267 Walsh & Hoyt: EdemaBarrett J. Katz, MD, MBA, Montefiore Medical CenterA common response of the brain to a variety of insults is edema. Infections and inflammations of the CNS produce several types of edema: vasogenic, cytotoxic, interstitial, and hypo-osmotic. Some of these types can be distinguished by MR imaging. A variety of organisms produce toxins that can cause ...
268 Walsh & Hoyt: SinusitisBarrett J. Katz, MD, MBA, Montefiore Medical CenterInfection of the paranasal sinuses by bacteria or other organisms may produce neuro-ophthalmologic symptoms and signs by extension of the process into the adjacent orbit, intracranial cavity, or both. Acute, bacterial sinusitis may produce meningitis, brain abscess, epidural or subdural empyema, orb...
269 Meningitis (Including Pachymeningitis)Barrett J. Katz, MD, MBA, Montefiore Medical CenterMeningitis is an infection of the leptomeninges-the surrounding surfaces of the brain.
270 Mucoceles and PyocelesBarrett J. Katz, MD, MBA, Montefiore Medical CenterA mucocele is formed when drainage of mucus from one of the paranasal sinuses becomes blocked by obstruction of its ostium.
271 LESIONS PRODUCED BY INFECTIONS AND INFLAMMATIONS OF THE CNS: Cavernous Sinus ThrombosisBarrett J. Katz, MD, MBA, Montefiore Medical CenterThe clinical features of septic thrombosis of the cavernous sinus can be separated into those caused by the thrombosis and those related to the infection (1114). General symptoms and signs include headache, giddiness, nausea, vomiting, and somnolence. Fever usually is present and may be intermittent...
272 Walsh & Hoyt: Amphotericin BJoel M. Weinstein, MD, Penn State Milton S. Hershey Medical CenterAmphotericin B is the mainstay of treatment in almost all systemic fungal infections, particularly those that affect the CNS. It destroys fungi primarily by binding to one or more sterols in their cytoplasmic membrane, thus altering membrane permeability. Almost all systemic mycoses respond to treat...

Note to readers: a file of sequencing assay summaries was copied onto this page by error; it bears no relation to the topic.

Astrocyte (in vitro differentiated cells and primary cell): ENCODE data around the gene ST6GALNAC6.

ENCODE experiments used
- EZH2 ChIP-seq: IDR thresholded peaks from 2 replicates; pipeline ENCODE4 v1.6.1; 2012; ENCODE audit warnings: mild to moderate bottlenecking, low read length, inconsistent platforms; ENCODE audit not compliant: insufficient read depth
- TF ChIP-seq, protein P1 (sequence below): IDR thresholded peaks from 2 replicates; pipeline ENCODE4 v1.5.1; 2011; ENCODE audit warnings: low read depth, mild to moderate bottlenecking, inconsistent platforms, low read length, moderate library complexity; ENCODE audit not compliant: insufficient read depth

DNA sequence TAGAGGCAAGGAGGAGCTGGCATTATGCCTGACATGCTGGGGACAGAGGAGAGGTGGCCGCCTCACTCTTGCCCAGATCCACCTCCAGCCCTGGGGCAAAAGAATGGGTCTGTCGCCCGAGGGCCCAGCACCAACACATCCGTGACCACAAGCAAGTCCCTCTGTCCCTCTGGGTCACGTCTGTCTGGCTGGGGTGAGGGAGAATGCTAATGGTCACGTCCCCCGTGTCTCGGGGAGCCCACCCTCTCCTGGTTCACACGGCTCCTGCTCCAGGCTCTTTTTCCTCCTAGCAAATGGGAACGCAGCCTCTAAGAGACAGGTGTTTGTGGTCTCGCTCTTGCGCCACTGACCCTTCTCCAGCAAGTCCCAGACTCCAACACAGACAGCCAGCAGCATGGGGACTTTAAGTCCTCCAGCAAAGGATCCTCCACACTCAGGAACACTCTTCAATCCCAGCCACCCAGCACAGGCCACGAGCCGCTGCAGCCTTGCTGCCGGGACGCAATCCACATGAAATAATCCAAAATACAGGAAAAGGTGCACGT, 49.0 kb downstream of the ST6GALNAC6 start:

273 Walsh & Hoyt: General ConceptsJoel M. Weinstein, MD, Penn State Milton S. Hershey Medical CenterFungi (from the Latin fungus, meaning ""mushroom"") are nonmotile organisms composed of eukaryotic cells whose nuclei contain multiple chromosomes and are surrounded by membrane. They differ from bacteria in that they have a rigid cell wall that usually contains chitin and polysaccharides. Inside t...
274 Walsh & Hoyt: Histoplasma Capsulatum (Histoplasmosis)Joel M. Weinstein, MD, Penn State Milton S. Hershey Medical CenterHistoplasma capsulatum exists in the soil in the mycelial phase but converts to a yeast phase at the body temperature of mammals: 37C. The mycelial form consists of septate branching hyphae that bear spores at both lateral and terminal positions. The hyphae measure 12 micrometers in width, and the s...
275 Walsh & Hoyt: Imidazoles and TriazolesJoel M. Weinstein, MD, Penn State Milton S. Hershey Medical CenterAzoles, also called imidazoles, are synthetic organic compounds that are characterized by at least one five-member ring that usually contains two nitrogen molecules (the azole ring). This ring is responsible for the antifungal properties of these substances. The addition of a third nitrogen to the a...